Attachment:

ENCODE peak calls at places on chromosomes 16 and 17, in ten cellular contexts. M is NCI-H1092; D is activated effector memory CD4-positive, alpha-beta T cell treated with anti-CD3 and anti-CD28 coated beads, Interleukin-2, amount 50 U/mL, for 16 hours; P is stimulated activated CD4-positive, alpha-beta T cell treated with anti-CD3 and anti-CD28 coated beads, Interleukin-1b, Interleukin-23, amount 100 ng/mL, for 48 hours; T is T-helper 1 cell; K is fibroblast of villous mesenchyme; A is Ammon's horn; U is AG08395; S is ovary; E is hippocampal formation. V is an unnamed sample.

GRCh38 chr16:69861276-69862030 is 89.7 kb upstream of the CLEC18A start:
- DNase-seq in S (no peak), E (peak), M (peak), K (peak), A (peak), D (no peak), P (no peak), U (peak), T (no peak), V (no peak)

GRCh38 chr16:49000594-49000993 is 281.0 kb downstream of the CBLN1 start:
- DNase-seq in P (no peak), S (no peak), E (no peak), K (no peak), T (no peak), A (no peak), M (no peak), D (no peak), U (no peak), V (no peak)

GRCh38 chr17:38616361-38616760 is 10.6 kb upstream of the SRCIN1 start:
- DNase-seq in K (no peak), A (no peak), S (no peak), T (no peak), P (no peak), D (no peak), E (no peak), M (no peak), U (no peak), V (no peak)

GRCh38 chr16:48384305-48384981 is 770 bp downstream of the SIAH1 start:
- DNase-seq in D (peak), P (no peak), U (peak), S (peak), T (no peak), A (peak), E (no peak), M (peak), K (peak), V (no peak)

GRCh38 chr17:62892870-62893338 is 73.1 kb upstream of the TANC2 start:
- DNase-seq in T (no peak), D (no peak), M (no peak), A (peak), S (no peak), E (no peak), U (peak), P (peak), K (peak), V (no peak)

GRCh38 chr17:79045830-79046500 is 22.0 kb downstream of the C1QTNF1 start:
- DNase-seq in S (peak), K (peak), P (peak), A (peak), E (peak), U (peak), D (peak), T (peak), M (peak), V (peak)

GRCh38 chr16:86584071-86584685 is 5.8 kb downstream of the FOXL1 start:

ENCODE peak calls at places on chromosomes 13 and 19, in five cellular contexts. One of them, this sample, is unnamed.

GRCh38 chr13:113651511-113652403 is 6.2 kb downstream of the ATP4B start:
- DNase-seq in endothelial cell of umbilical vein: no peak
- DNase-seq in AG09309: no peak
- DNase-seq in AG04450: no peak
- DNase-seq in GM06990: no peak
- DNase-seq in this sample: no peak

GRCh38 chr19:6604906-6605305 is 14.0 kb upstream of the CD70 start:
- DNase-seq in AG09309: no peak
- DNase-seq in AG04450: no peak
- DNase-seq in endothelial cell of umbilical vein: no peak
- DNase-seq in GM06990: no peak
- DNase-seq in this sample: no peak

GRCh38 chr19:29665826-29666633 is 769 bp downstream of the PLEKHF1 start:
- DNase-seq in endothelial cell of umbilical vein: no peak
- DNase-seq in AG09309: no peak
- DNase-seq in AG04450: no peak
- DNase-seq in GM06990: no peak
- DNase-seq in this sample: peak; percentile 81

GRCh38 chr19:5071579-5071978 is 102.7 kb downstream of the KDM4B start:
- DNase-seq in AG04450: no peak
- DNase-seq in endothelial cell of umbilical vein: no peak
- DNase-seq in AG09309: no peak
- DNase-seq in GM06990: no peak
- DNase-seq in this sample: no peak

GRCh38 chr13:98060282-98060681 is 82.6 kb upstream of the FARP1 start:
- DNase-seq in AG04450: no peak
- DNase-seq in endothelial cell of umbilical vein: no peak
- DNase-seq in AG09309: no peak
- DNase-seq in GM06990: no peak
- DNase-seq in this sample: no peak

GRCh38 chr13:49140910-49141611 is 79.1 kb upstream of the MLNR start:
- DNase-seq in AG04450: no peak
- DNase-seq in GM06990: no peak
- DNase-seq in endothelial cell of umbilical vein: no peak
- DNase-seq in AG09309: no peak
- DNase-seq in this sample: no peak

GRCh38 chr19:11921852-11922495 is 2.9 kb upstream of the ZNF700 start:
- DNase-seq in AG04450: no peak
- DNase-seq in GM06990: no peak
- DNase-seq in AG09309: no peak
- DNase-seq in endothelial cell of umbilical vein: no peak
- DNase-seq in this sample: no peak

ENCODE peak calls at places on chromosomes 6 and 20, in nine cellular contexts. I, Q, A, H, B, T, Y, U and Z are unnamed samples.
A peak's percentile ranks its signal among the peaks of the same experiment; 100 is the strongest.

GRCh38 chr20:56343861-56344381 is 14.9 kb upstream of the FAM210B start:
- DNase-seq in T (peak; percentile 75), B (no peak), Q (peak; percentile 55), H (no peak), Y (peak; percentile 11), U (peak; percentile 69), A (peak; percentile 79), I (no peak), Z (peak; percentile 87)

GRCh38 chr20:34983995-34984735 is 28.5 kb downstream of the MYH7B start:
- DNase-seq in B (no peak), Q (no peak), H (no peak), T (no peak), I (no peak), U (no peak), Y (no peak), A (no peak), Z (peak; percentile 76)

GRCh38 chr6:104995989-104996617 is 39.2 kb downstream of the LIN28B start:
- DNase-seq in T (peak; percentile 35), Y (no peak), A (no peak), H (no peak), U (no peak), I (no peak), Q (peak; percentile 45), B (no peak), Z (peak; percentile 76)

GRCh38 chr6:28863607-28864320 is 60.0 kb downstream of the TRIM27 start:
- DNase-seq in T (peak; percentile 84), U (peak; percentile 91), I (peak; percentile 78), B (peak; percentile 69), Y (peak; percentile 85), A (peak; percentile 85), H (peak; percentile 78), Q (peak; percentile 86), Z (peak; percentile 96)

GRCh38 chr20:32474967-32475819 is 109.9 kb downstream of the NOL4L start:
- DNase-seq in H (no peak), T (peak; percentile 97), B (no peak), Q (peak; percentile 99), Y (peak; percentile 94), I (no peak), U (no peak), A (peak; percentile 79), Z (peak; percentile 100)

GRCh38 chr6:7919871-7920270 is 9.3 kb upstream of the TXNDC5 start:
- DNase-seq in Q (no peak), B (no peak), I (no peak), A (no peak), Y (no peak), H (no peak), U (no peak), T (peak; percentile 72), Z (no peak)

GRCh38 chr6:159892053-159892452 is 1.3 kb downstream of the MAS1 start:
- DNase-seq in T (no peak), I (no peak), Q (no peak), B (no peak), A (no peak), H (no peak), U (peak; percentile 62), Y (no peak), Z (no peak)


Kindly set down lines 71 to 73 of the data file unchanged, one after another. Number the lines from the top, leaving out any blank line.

- DNase-seq in Q (no peak), B (no peak), I (no peak), A (no peak), Y (no peak), H (no peak), U (no peak), T (peak; percentile 72), Z (no peak)

GRCh38 chr6:159892053-159892452 is 1.3 kb downstream of the MAS1 start:
- DNase-seq in T (no peak), I (no peak), Q (no peak), B (no peak), A (no peak), H (no peak), U (peak; percentile 62), Y (no peak), Z (no peak)